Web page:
The only factor that really sets his dealerships apart from any other Harley store is how customers are treated, other than that, almost every other dealer carries the same bikes and the same parts, accessories and MotorClothes.
“It’s really the people who greet them when they walk in the store, and that’s the one thing I can have a direct impact on,” Smith said.
He hasn’t found a practical way to measure the results of his treatment of his staff and how their attitudes affect sales, but he still believes he’s on the right track. Many of his employees have been with him for more than10 years, working at his various dealerships.
“I just know it’s worked up to this point. It’s the only way I know how to do it, and that’s how I’ve always done it,” he said. “It’s just the way I am.”
Another important factor in his businesses is that Smith learned that after hiring more than about 14 employees, a dealer can no longer micromanage every department. A successful dealer has to be able to look at a dealership in a broad sense and into the future, while at the same time understand the employee’s positions.
“One of the tricks is first you have to be self-aware and realize that this is where I’m not very good, and I have to hire someone who knows how to do this,” he explained. “You have to hire people smarter than you to run the departments.”
Once he has the right staff in place, he believes little marketing, other than some direct mail and email blasts to existing customers, is really needed.
“If we do our job, then the customer base is going to do the marketing for us,” Smith said. “If you just treat folks the way you want to be treated as a customer, they’re going to come, and they’re going to come back.”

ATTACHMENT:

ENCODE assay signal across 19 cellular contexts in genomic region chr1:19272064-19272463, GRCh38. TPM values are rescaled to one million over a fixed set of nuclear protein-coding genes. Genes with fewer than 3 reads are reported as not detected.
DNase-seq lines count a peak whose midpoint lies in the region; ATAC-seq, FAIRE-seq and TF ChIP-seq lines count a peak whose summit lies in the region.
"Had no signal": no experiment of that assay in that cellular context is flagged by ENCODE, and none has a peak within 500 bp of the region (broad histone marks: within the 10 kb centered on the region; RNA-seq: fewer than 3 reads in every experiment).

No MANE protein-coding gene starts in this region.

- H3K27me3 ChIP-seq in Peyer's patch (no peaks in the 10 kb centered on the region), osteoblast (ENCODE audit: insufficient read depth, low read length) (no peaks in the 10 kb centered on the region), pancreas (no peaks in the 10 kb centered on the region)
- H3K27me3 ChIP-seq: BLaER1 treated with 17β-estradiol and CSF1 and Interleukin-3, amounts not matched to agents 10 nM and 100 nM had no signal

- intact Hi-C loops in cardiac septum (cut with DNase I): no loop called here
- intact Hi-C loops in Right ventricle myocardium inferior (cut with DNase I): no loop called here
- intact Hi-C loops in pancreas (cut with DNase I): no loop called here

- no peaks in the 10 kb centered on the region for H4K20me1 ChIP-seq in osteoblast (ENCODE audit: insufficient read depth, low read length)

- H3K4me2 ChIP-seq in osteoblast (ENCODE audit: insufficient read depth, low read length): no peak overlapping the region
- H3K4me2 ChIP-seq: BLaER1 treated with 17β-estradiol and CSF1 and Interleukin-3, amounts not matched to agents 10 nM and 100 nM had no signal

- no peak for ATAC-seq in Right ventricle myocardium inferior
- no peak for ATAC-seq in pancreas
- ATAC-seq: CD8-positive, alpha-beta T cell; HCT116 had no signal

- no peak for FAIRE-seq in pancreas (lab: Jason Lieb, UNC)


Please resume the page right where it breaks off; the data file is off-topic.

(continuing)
While Smith has owned four dealerships, he hasn’t rushed to become the market leader in each area.
“I realize this is a marathon,” he said. “I’m not going to be in the business for six months or five years. When you start at the age of 16 years old, and you’re going to work until age 60, that’s a lot of years, so pace yourself. You don’t have to be No. 1 right away. Being No. 1 can be perpetually dangerous because you think you’re smart.”
Though Smith credits his staff for bringing the customers back to the store, there’s no doubt he has the dealership business figured out. Not many 37-year-olds can say they have owned four dealerships and have two running strong.
Luckily for Smith, he learned early that bicycles were not his calling, and he needed to be in a business where the wheels turned a little faster. He’s found not only that the Harley business is something he’s good at, but it’s something he enjoys as well.
“I just like the action,” he said. “There’s so many different things that go on everyday, every week, every month. There’s always something to keep your interest. We’re not canning goods; we’re not building the same widget over and over again. It’s different every day.”